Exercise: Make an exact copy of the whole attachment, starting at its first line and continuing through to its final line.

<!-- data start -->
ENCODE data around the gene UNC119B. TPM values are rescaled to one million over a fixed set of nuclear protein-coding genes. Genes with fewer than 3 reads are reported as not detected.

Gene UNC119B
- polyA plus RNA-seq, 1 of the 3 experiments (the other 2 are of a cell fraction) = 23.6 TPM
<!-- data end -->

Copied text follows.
ENCODE data around the gene UNC119B. TPM values are rescaled to one million over a fixed set of nuclear protein-coding genes. Genes with fewer than 3 reads are reported as not detected.

Gene UNC119B
- polyA plus RNA-seq, 1 of the 3 experiments (the other 2 are of a cell fraction) = 23.6 TPM